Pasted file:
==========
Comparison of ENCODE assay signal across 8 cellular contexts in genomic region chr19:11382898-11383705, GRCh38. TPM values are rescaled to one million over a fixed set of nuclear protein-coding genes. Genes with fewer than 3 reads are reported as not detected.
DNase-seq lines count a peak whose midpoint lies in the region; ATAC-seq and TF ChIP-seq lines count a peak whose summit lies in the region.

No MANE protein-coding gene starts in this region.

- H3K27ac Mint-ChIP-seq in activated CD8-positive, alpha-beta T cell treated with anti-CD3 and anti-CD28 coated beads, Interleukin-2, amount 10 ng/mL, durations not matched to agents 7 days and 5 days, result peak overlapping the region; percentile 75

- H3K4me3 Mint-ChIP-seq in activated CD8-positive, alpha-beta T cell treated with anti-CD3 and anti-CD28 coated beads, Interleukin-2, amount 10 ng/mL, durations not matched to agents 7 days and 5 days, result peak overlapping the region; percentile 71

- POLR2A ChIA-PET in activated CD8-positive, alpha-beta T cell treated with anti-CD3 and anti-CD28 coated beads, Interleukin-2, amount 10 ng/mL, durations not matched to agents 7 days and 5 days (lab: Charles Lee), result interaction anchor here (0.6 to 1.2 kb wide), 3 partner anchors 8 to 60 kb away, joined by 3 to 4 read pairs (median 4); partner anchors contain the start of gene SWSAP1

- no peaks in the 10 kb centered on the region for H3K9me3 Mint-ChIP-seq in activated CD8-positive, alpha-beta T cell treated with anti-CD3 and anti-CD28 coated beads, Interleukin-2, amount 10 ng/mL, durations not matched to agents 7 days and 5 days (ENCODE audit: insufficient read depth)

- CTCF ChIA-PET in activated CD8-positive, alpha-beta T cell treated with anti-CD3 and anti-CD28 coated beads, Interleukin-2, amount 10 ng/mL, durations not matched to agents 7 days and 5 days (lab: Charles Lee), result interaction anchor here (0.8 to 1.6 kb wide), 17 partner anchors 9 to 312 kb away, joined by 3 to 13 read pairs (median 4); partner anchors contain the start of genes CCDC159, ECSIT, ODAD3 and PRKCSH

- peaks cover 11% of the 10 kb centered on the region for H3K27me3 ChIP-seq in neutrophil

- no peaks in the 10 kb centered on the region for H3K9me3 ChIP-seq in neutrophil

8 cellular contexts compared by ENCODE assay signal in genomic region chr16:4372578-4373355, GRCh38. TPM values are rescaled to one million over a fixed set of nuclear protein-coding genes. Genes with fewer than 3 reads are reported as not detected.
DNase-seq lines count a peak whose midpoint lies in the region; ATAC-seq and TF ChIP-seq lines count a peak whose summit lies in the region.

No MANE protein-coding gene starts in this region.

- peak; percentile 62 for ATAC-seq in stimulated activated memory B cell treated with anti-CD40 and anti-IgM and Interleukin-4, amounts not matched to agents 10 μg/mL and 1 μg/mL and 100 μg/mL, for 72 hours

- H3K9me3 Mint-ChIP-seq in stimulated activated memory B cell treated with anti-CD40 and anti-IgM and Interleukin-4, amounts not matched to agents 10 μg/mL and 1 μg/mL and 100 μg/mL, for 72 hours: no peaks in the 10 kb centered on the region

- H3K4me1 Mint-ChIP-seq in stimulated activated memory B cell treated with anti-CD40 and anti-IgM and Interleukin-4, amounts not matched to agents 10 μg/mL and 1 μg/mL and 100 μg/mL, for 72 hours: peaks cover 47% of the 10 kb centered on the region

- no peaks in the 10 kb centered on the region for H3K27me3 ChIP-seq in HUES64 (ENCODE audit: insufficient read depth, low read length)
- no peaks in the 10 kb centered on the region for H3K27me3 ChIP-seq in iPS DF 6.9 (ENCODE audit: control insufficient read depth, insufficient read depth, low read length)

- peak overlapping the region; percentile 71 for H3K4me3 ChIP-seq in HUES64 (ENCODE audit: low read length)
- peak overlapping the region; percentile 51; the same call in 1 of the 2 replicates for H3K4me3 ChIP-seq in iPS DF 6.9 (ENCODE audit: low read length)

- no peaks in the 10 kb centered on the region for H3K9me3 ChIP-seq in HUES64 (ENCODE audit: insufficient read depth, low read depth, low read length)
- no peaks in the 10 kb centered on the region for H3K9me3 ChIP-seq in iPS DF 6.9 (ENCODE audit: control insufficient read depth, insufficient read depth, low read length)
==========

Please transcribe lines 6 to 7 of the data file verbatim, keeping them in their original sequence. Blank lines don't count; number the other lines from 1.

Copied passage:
- POLR2A ChIA-PET in activated CD8-positive, alpha-beta T cell treated with anti-CD3 and anti-CD28 coated beads, Interleukin-2, amount 10 ng/mL, durations not matched to agents 7 days and 5 days (lab: Charles Lee), result interaction anchor here (0.6 to 1.2 kb wide), 3 partner anchors 8 to 60 kb away, joined by 3 to 4 read pairs (median 4); partner anchors contain the start of gene SWSAP1

- no peaks in the 10 kb centered on the region for H3K9me3 Mint-ChIP-seq in activated CD8-positive, alpha-beta T cell treated with anti-CD3 and anti-CD28 coated beads, Interleukin-2, amount 10 ng/mL, durations not matched to agents 7 days and 5 days (ENCODE audit: insufficient read depth)